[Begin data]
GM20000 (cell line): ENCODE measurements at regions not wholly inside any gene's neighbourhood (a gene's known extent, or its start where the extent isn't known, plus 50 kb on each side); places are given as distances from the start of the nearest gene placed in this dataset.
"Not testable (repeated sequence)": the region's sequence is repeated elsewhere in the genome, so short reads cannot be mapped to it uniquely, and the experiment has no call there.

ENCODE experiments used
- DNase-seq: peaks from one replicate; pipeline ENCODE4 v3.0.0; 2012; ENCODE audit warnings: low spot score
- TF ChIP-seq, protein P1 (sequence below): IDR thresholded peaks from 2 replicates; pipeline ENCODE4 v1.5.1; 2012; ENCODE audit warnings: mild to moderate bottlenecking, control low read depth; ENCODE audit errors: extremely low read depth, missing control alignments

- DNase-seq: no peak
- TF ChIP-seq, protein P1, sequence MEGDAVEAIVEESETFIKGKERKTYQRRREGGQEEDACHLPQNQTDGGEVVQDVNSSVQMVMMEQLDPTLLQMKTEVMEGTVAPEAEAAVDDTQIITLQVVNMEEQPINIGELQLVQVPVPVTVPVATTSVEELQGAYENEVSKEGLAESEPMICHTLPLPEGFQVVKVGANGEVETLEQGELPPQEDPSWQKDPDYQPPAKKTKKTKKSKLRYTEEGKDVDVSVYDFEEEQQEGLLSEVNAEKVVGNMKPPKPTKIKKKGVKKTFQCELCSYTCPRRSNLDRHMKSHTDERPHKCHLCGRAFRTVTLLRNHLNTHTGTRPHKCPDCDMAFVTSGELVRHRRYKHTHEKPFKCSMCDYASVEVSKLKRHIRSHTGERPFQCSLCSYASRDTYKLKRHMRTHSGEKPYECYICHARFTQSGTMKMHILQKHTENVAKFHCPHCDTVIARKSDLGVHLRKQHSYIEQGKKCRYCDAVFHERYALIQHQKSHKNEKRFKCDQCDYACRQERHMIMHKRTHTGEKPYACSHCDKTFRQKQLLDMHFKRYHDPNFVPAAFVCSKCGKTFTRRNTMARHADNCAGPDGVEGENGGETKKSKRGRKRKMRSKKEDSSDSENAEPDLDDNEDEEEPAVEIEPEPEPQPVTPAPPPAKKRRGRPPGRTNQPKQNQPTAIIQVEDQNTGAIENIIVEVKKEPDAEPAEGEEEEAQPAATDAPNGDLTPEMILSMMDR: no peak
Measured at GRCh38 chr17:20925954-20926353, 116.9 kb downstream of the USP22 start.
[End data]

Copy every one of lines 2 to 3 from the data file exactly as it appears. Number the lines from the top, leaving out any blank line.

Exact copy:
"Not testable (repeated sequence)": the region's sequence is repeated elsewhere in the genome, so short reads cannot be mapped to it uniquely, and the experiment has no call there.

ENCODE experiments used